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State-provided guarantees and competitiveness in the financial sector

Grant number: 13/04257-6
Support type:Scholarships abroad - Research
Effective date (Start): July 31, 2013
Effective date (End): February 27, 2014
Field of knowledge:Applied Social Sciences - Administration - Business Administration
Principal researcher:Rafael Felipe Schiozer
Grantee:Rafael Felipe Schiozer
Host: Franklin Allen
Home Institution: Escola de Administração de Empresas (EAESP). Fundação Getúlio Vargas (FGV). São Paulo , SP, Brazil
Research place: University of Pennsylvania, United States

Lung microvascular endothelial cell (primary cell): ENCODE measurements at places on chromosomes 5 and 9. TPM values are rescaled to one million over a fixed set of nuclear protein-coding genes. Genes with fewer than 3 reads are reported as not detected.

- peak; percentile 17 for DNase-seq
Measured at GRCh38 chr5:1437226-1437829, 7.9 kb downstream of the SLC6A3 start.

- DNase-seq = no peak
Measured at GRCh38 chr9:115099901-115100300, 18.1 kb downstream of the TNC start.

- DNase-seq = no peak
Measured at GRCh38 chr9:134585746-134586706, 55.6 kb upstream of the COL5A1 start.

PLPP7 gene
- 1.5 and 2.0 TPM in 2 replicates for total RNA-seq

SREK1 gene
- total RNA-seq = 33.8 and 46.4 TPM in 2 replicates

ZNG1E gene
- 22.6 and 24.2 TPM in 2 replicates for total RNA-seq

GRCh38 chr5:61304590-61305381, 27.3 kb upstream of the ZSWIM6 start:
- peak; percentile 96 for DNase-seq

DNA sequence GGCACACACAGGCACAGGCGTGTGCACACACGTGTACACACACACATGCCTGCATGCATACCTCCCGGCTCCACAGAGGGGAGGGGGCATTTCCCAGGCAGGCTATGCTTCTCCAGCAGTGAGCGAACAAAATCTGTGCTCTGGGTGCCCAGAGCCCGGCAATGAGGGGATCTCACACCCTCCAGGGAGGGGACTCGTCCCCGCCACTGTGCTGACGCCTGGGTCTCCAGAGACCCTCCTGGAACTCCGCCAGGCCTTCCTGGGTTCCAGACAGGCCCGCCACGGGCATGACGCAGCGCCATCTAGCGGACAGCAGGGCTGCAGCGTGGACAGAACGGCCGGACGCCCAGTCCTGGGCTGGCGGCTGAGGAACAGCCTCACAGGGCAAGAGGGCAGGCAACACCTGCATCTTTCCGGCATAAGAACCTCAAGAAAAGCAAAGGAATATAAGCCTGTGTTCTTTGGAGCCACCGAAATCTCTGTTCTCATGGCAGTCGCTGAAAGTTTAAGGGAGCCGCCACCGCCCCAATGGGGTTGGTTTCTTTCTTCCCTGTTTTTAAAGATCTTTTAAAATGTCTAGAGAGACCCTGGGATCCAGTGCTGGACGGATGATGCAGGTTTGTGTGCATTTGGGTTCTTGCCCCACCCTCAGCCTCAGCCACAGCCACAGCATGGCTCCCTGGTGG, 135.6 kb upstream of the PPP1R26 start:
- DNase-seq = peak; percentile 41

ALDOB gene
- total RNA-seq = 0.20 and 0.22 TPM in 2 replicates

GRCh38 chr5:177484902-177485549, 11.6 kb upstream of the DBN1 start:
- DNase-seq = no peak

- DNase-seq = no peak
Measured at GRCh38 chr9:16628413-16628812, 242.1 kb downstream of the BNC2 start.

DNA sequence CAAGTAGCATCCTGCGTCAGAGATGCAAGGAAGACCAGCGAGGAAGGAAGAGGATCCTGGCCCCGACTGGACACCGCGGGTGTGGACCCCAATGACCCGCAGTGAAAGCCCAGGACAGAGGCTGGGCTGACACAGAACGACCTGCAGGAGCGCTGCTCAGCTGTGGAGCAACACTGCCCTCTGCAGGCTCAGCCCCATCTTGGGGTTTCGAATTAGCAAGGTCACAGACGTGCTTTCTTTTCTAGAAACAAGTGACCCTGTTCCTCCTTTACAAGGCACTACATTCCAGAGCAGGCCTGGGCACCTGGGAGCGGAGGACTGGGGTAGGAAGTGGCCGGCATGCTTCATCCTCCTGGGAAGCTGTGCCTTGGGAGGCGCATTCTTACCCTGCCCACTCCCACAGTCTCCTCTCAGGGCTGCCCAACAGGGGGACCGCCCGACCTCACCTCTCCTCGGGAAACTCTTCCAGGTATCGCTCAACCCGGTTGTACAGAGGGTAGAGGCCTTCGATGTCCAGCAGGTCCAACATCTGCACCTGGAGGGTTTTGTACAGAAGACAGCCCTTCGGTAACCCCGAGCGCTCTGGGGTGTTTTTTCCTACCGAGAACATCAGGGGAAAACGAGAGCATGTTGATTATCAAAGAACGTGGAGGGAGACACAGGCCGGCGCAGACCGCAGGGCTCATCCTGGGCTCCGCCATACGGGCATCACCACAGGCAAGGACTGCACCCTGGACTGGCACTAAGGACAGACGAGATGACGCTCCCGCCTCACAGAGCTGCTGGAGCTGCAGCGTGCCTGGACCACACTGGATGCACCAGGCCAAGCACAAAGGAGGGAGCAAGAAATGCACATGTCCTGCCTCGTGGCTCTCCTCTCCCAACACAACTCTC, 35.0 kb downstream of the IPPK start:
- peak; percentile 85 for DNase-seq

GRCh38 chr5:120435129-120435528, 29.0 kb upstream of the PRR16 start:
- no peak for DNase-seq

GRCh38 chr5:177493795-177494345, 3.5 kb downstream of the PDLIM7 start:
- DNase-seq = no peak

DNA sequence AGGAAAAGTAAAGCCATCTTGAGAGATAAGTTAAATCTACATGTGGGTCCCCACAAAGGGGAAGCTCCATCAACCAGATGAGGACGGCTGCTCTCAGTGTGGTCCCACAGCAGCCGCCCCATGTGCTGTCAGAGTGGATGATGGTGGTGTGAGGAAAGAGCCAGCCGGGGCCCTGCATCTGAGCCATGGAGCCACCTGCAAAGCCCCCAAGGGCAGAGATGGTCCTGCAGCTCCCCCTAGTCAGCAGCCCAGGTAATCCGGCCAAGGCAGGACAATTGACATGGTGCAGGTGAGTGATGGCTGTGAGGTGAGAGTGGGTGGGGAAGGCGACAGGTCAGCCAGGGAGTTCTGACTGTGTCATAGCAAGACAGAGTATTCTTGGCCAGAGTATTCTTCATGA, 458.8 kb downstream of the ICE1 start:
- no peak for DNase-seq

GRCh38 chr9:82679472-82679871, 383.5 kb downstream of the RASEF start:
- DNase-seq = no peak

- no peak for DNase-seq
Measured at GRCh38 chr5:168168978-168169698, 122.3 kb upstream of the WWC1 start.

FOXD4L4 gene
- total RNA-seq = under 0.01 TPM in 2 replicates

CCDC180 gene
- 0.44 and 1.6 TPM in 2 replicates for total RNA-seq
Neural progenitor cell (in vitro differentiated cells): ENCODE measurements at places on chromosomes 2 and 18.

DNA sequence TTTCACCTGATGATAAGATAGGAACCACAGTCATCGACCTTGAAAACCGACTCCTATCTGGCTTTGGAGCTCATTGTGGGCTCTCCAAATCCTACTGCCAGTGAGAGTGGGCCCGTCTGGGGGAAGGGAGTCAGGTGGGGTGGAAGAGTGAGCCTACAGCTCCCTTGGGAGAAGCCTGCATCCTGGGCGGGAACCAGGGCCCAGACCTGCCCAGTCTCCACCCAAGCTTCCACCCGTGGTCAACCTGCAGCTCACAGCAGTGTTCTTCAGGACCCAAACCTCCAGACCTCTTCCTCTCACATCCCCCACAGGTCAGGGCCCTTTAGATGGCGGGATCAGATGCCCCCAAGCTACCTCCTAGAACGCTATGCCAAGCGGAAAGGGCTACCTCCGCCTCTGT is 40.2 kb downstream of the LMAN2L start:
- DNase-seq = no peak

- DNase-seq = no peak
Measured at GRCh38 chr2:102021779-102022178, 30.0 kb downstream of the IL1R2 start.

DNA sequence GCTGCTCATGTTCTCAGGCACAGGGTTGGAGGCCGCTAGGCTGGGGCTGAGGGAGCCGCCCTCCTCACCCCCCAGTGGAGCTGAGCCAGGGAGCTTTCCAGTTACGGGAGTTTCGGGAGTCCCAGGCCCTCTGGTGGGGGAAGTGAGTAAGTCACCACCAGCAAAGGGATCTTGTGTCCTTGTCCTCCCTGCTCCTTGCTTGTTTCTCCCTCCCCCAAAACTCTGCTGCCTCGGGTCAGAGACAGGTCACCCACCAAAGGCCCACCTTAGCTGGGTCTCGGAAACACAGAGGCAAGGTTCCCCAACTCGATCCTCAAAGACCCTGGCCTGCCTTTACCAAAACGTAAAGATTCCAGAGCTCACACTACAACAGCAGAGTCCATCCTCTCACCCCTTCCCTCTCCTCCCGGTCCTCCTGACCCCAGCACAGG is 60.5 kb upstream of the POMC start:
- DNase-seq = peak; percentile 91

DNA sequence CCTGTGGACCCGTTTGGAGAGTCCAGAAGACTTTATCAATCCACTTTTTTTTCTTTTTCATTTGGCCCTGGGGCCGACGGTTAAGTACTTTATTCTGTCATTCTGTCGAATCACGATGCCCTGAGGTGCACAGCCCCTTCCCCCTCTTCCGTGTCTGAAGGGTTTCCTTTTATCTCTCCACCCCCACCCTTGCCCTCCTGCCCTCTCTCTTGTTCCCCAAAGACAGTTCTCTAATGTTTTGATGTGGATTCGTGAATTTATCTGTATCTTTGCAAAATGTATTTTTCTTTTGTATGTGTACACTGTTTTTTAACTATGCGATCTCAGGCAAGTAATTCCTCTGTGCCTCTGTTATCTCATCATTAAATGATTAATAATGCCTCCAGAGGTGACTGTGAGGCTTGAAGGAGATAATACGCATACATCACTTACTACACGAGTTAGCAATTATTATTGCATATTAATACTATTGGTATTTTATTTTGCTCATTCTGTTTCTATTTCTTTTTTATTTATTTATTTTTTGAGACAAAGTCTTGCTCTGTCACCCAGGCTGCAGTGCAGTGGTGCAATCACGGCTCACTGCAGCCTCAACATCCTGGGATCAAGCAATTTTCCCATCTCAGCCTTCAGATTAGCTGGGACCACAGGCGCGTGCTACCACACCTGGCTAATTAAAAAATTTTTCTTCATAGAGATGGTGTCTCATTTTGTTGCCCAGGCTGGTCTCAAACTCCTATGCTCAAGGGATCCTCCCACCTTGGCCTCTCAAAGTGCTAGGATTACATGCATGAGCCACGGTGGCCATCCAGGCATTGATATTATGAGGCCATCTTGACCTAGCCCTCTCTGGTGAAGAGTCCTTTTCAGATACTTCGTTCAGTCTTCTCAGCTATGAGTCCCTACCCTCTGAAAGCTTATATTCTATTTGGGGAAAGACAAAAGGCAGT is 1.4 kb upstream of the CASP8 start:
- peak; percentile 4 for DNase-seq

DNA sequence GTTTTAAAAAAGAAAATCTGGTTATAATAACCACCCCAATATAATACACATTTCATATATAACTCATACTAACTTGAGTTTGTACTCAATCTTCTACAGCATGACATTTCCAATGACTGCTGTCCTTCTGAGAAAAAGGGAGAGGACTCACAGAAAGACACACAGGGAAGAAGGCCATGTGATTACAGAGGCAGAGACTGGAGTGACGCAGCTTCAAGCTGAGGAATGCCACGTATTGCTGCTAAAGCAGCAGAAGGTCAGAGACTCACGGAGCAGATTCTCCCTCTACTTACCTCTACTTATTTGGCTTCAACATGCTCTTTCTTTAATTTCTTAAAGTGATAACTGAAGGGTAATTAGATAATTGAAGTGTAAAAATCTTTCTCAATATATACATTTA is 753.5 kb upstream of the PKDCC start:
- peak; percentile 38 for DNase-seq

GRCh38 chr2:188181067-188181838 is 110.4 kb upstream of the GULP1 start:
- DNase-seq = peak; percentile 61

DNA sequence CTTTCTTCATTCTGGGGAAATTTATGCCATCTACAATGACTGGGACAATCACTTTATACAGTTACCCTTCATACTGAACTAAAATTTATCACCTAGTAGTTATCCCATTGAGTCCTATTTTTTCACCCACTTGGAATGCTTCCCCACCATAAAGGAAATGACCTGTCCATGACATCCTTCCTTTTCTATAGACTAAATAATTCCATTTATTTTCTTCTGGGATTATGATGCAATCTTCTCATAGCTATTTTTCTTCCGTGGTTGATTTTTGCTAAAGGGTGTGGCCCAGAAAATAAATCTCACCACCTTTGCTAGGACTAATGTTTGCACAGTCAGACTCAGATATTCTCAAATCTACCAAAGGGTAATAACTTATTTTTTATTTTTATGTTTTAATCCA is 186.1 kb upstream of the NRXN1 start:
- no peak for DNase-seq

During my visit to Wharton, I will be working simultaneously on two studies that have interconnected subjects. There will be synergies between these projects, since great part of the literature is common to them. Both are also well related to my latest research, dealing with financial stability, regulation of banking systems and the effects of financial crises, topics which are in vogue in the financial literature. The first project is a cross-country study on the perception of depositors about implicit state-provided guarantees to large banks (popularly known as too-big-to-fail policy). Two shocks will be used for the empirical identification strategy: i) the global financial crisis of 2008/09 and; ii) the sovereign crisis of countries in the Eurozone. The underlying idea is that, during the first crisis, banks considered too big to fail may have received deposits as they enjoyed an implicit (and sometimes explicit) guarantee from their governments. In the second shock, given the weak fiscal condition of some countries, big banks in these countries would have little chance of being bailed out in case of necessity, unlike banks from countries with a solid fiscal situation. Therefore, my hypothesis is that the foreign subsidiaries of banks with an international presence, but headquartered in countries with a weak fiscal condition (such as Santander) are disadvantaged against large banks from fiscally-sound countries (such as Deutsche Bank and Standard Chartered). The second study investigates the transmission of financial crises to credit, using the global financial crisis of 2008/09 as an exogenous shock. It is in principle a study on the Brazilian financial system, with great possibility of being extended to a cross-country study in emerging markets. (AU)

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